Analyzing the Athlete Experience of Pain Through the Lens of Interoception
Interoception is how we understand what is going on inside our bodies. Through this process, you can recognize when you are hungry, when your heart is beating faster, and plenty of other daily experiences involving the limbic and autonomic nervous system (see more at https://morningchalkup.com/community/2022/07/12/enhancing-interoception-through-exercise/). These examples are labeled visceral afferences (meaning processing internal sensory information). There is another type of afference that extends interoception outside the body: somatic afference. This is how we perceive sensory input from our somatic system (i.e., muscles, skin). These somatic afferences help to create a more familiar signaling system, proprioception. Neuroscientist Bud Craig proposed a brand new definition in 2002 to allow interoception to include the general physiological condition of the body.
Craig's proposal, founded on functional anatomy, essentially provides the brain pathways that can represent the sensory aspects of homeostatic emotion (through humans evolving to have a direct sensory pathway to the thalamus). With the idea that interoception and homeostasis are tightly intertwined, it could be argued that interoception is the representation of sensory information about the whole body, and this information can be acted upon (i.e., the interoceptive sensation of hunger produces the behavior of eating).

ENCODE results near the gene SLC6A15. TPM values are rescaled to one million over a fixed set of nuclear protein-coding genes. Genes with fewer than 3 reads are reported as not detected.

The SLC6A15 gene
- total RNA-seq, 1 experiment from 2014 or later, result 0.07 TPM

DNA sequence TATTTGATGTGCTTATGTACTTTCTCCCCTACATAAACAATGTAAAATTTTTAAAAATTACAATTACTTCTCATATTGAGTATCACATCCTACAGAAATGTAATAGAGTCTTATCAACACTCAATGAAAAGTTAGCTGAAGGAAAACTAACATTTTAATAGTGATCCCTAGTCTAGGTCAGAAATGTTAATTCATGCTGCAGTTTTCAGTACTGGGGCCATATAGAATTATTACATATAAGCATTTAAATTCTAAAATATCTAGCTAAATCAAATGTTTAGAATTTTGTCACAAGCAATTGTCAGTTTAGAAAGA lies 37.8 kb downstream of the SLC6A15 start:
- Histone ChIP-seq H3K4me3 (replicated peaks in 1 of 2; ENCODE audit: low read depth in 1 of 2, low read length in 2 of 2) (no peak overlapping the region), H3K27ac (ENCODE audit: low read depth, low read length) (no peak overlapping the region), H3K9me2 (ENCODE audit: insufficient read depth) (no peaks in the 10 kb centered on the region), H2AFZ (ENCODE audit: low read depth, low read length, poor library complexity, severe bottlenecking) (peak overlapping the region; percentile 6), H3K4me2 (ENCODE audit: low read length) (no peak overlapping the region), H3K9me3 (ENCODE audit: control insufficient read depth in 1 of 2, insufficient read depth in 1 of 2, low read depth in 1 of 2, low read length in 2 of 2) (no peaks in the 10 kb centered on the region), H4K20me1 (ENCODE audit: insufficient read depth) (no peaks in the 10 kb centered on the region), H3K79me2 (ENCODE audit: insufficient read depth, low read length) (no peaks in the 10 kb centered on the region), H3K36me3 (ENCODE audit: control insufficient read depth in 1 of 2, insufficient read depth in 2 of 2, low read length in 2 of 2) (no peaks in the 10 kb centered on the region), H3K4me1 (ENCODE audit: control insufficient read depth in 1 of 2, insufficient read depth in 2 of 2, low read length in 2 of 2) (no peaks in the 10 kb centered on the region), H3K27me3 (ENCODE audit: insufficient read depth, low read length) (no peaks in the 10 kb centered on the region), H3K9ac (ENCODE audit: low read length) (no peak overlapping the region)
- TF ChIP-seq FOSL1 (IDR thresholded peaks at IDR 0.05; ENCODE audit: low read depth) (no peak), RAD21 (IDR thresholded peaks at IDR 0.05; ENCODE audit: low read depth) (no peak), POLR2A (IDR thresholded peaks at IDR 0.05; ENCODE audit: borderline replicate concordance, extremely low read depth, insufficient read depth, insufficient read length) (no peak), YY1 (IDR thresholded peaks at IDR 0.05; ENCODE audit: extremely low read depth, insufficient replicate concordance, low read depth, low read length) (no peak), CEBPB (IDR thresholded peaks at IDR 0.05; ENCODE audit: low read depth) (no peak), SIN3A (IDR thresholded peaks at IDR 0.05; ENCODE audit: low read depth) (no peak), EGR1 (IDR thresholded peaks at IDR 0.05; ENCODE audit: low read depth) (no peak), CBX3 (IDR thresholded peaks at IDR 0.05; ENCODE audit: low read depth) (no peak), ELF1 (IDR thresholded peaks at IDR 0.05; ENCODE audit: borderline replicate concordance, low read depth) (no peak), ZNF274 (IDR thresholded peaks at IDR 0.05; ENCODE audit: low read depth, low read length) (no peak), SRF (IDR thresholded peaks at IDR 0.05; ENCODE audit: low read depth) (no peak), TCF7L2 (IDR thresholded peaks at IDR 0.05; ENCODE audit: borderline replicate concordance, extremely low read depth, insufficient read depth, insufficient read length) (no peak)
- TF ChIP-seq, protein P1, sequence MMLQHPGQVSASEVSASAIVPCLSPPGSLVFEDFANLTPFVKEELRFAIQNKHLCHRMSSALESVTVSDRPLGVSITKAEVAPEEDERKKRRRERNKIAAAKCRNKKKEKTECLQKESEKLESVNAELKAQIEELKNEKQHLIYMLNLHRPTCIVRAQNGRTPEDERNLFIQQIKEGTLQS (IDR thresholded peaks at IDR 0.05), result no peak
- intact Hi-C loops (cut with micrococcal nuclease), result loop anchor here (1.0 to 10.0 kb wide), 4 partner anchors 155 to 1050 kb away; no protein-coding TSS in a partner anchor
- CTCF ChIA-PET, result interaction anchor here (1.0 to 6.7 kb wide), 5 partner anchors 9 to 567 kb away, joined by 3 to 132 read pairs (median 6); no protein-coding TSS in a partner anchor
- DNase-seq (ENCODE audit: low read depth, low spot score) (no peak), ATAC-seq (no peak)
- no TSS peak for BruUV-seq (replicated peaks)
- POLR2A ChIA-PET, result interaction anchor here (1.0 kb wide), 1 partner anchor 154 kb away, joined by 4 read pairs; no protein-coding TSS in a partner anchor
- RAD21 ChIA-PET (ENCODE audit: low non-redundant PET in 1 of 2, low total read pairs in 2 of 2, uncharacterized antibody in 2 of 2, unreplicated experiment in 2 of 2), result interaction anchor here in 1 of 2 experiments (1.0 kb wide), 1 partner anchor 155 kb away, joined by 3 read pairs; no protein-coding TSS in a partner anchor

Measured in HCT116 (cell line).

Let's consider how scientists disagree on the neural pathway of nociceptors (pain receptors) to the brain to corroborate further this interoception claim connecting the body and behavior. There are multiple theories, including the pathway seen below.
- afferent pain signals travel throughout the body (periphery)
- signal enters the dorsal horn (located in the spinal cord) (Brooks & Tracey, 2015)
- these signals reach laminae I and synapse with relay and interneurons (Dubin & Patapoutian, 2010)
- relay neurons project to the brainstem and thalamus, and are relayed to other brain networks (Dubin & Patapoutian, 2010)
We can see an example of the functional neuroanatomy of pain, but it doesn't convey the emotional experience of pain, which dictates a behavioral response (I'll speak on this more later). We could also say this neuro pathway only reflects the bottom-up processing experience of pain (from the body to the brain). So, where is the brain coming into action? Where is the top-down processing in pain, and how does this influence the experience?
Interestingly, there is evidence that our perception of our pain varies with our psychological state and with the context that the pain is occurring. Furthermore, there are incidences where nociceptors can be active without pain and vice versa (Mohr & Fotopoulou, 2019). So, we don't necessarily need an afferent pain signal to experience physical pain. So, there's much more to the experience of pain than just a signal shooting up from the body to the brain.
While our first neuro pathway didn't tell the full story of pain, we can learn much more through a relatively novel concept: the pain-matrix (Mohr & Fotopoulou, 2019). This pain-matrix can be divided into the medial and lateral pain systems. These two divisions are what we will use to analyze the experience of pain through interoception.